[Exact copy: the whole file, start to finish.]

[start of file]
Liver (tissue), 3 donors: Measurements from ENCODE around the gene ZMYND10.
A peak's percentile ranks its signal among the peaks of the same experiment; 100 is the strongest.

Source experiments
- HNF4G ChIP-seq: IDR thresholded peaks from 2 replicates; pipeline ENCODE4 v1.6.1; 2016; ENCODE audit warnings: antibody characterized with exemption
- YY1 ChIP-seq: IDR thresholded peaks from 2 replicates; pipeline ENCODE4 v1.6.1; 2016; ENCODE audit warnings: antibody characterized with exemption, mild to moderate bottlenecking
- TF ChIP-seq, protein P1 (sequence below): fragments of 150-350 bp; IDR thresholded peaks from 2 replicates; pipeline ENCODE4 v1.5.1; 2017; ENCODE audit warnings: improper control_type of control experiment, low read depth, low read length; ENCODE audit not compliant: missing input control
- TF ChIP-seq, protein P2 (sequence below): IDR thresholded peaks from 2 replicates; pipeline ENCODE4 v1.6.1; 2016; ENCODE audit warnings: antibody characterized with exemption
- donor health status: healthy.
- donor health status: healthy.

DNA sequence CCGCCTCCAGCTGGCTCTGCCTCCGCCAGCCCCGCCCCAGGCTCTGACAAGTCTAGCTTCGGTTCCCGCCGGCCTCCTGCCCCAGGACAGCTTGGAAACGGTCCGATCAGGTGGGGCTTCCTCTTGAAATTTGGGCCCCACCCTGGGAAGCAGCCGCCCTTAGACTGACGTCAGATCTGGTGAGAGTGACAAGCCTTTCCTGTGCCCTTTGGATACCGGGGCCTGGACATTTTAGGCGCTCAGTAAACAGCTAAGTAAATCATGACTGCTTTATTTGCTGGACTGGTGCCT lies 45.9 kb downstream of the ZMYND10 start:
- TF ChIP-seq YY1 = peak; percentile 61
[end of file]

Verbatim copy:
Liver (tissue), 3 donors: Measurements from ENCODE around the gene ZMYND10.
A peak's percentile ranks its signal among the peaks of the same experiment; 100 is the strongest.

Source experiments
- HNF4G ChIP-seq: IDR thresholded peaks from 2 replicates; pipeline ENCODE4 v1.6.1; 2016; ENCODE audit warnings: antibody characterized with exemption
- YY1 ChIP-seq: IDR thresholded peaks from 2 replicates; pipeline ENCODE4 v1.6.1; 2016; ENCODE audit warnings: antibody characterized with exemption, mild to moderate bottlenecking
- TF ChIP-seq, protein P1 (sequence below): fragments of 150-350 bp; IDR thresholded peaks from 2 replicates; pipeline ENCODE4 v1.5.1; 2017; ENCODE audit warnings: improper control_type of control experiment, low read depth, low read length; ENCODE audit not compliant: missing input control
- TF ChIP-seq, protein P2 (sequence below): IDR thresholded peaks from 2 replicates; pipeline ENCODE4 v1.6.1; 2016; ENCODE audit warnings: antibody characterized with exemption
- donor health status: healthy.
- donor health status: healthy.

DNA sequence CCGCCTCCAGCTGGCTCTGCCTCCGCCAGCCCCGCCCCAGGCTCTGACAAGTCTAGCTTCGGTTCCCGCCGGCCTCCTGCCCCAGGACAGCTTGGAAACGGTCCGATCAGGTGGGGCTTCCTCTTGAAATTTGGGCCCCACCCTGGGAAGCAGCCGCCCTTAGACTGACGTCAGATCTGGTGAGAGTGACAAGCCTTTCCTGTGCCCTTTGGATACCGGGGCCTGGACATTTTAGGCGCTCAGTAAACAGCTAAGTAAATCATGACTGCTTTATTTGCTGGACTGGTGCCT lies 45.9 kb downstream of the ZMYND10 start:
- TF ChIP-seq YY1 = peak; percentile 61